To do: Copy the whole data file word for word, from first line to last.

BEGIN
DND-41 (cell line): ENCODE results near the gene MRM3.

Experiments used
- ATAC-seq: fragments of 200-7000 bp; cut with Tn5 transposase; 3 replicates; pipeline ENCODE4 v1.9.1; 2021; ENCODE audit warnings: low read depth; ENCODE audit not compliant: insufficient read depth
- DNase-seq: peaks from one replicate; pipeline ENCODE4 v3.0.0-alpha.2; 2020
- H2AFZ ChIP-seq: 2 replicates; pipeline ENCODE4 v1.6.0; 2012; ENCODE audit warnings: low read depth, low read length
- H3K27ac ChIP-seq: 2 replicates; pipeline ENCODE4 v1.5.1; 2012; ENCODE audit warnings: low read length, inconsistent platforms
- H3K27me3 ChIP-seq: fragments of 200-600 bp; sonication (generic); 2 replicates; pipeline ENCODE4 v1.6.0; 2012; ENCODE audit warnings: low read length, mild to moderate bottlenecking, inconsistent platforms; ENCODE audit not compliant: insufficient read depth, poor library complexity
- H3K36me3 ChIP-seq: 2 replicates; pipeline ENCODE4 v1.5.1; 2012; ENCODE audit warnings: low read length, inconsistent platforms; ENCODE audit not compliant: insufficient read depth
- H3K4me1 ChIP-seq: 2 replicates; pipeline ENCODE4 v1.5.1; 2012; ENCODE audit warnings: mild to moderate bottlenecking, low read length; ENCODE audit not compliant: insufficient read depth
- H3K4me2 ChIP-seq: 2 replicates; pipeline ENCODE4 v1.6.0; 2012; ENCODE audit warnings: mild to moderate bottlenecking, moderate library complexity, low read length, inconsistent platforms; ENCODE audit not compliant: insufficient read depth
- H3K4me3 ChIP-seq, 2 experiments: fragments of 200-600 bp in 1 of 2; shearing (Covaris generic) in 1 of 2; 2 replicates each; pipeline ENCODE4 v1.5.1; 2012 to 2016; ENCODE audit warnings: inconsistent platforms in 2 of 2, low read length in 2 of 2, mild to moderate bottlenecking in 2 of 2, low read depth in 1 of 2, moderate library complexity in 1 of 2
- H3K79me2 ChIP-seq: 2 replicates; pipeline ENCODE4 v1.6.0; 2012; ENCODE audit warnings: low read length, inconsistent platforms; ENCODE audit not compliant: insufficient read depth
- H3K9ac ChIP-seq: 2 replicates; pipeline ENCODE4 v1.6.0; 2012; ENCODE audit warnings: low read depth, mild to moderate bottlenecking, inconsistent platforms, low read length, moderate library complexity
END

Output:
DND-41 (cell line): ENCODE results near the gene MRM3.

Experiments used
- ATAC-seq: fragments of 200-7000 bp; cut with Tn5 transposase; 3 replicates; pipeline ENCODE4 v1.9.1; 2021; ENCODE audit warnings: low read depth; ENCODE audit not compliant: insufficient read depth
- DNase-seq: peaks from one replicate; pipeline ENCODE4 v3.0.0-alpha.2; 2020
- H2AFZ ChIP-seq: 2 replicates; pipeline ENCODE4 v1.6.0; 2012; ENCODE audit warnings: low read depth, low read length
- H3K27ac ChIP-seq: 2 replicates; pipeline ENCODE4 v1.5.1; 2012; ENCODE audit warnings: low read length, inconsistent platforms
- H3K27me3 ChIP-seq: fragments of 200-600 bp; sonication (generic); 2 replicates; pipeline ENCODE4 v1.6.0; 2012; ENCODE audit warnings: low read length, mild to moderate bottlenecking, inconsistent platforms; ENCODE audit not compliant: insufficient read depth, poor library complexity
- H3K36me3 ChIP-seq: 2 replicates; pipeline ENCODE4 v1.5.1; 2012; ENCODE audit warnings: low read length, inconsistent platforms; ENCODE audit not compliant: insufficient read depth
- H3K4me1 ChIP-seq: 2 replicates; pipeline ENCODE4 v1.5.1; 2012; ENCODE audit warnings: mild to moderate bottlenecking, low read length; ENCODE audit not compliant: insufficient read depth
- H3K4me2 ChIP-seq: 2 replicates; pipeline ENCODE4 v1.6.0; 2012; ENCODE audit warnings: mild to moderate bottlenecking, moderate library complexity, low read length, inconsistent platforms; ENCODE audit not compliant: insufficient read depth
- H3K4me3 ChIP-seq, 2 experiments: fragments of 200-600 bp in 1 of 2; shearing (Covaris generic) in 1 of 2; 2 replicates each; pipeline ENCODE4 v1.5.1; 2012 to 2016; ENCODE audit warnings: inconsistent platforms in 2 of 2, low read length in 2 of 2, mild to moderate bottlenecking in 2 of 2, low read depth in 1 of 2, moderate library complexity in 1 of 2
- H3K79me2 ChIP-seq: 2 replicates; pipeline ENCODE4 v1.6.0; 2012; ENCODE audit warnings: low read length, inconsistent platforms; ENCODE audit not compliant: insufficient read depth
- H3K9ac ChIP-seq: 2 replicates; pipeline ENCODE4 v1.6.0; 2012; ENCODE audit warnings: low read depth, mild to moderate bottlenecking, inconsistent platforms, low read length, moderate library complexity